Today’s Hindustan Times has a column by the sociologist Gail Omvedt who argues that the recent stay order on OBC quotas and the government’s response to it, point to the need for a caste-based census in India. In her piece, she uses the example of race-based census surveys in the U.S. to argue that they need not necessarily produce social divisiveness. In the course of making her case, she also provides interesting insights on educational testing in India:
“Recognising the existence of race, like caste, is not the road to ruin, but is a necessary prerequisite for dealing with, and resolving, the issue. Those who argue for ‘merit’ ignore the fact that merit is not linked to caste. Here, biological inheritance and social conditioning have to be carefully differentiated. The reason that people of ‘higher’ caste origin perform better lies in their environmental advantages, which range from the fields of education, socialisation to economic well-being. … … …
In other words, IQ tests reflect a degree of environmental advantage and socialisation, even ‘learning’ about taking IQ tests. Even at an early age, this environmental difference is there. In many European countries, the average scores had risen because the scores of the lowest deciles rose faster: in other words, the spread of mass education had made a difference. In India, there has been no such extensive academic and general intellectual debate about test scores, heredity and environment; only a good deal of frantic and self-justifying outpourings. But the examinations here, as well as interviews, are much less objective, much more culture-bound than IQ tests. Education is much more unequally distributed. Denial of caste inequalities has been less reasonable, more ingrained, more emotional. In comparison with race, though, it is superficially easy to avoid dealing with caste: it is not so easily visible as race is, though both are equally social and not biological factors. There is a good deal of social interaction directed at understanding the other’s caste, but these are less obvious and visible. As a result, a superficial ‘passing’ is much easier, particularly for employment, if not for more personal issues such as marriage. Yet the scars of caste remain, of this there is no doubt. What is needed is more informed discussion and debate, not a closing of eyes, ears and mouths to mimic the monkey reaction to reality. There is possibly little change since the 1931 census, which gave extensive information about caste. However, there is need for investigation: have some OBCs really become ‘affluent’? Aside from a few of their members, this is doubtful. The very fact that these are mostly rural-based groups, and the rural economy is in recognised crisis, should indicate that the average has improved. There is no point, however, in endlessly arguing. We need the data. How does one handle a caste-based census? There has been, again, a lot of talk about the complications of the matter. The solution is simple: let everyone self-identify his or her caste. Those who want can say ‘no caste’ (in fact, this itself would be an important data from the census). Those who are out of mixed marriages or confused about their caste in anyway can also say this. A panel of experts at the State level can then make broad classifications out of the responses. There is, in other words, no great dilemma about how to do it. It only takes social will.”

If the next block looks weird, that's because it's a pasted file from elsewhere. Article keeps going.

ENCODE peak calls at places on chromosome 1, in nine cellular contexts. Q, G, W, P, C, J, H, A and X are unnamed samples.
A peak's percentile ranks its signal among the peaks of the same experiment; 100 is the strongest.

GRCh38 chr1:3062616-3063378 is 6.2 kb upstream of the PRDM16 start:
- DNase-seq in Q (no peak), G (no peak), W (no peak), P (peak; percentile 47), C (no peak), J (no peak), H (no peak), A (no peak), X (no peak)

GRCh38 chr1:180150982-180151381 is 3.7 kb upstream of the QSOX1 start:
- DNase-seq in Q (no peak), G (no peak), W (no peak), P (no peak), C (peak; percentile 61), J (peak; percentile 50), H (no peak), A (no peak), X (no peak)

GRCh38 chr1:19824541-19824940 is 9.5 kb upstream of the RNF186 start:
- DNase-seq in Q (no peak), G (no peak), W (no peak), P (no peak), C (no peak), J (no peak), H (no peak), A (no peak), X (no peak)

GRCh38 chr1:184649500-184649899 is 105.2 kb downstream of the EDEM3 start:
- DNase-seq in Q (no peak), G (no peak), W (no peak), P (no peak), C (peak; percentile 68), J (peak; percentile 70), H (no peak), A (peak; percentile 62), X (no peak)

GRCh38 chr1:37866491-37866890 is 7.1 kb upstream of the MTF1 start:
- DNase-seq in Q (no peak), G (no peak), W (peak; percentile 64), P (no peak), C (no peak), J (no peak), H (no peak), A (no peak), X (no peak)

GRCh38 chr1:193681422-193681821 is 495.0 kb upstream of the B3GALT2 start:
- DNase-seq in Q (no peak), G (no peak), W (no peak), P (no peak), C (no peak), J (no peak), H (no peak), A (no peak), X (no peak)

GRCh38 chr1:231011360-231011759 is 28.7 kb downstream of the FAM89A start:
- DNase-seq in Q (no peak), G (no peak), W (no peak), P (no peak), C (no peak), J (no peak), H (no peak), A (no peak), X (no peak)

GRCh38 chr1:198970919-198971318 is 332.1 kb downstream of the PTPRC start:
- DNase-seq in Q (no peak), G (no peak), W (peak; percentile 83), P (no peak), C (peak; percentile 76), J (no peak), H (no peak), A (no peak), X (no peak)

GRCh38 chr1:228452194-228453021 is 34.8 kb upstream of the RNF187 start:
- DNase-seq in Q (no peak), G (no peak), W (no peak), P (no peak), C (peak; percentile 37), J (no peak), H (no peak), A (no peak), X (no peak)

This may also be a good time to recall the 1999 debate between Omvedt and others on the left which was occassioned as a result of Arundhati Roy’s involvement with the NBA. Though the debate seemed to be accompanied by a considerable degree of rancour, I for one found the content of the debate very instructive. Here is the open letter sent to Arundhati Roy by Gail Omvedt, and here is a link to the host of responses it elicited, including this from Ashish Kothari. This debate has continuing relevance for developmental issues in India.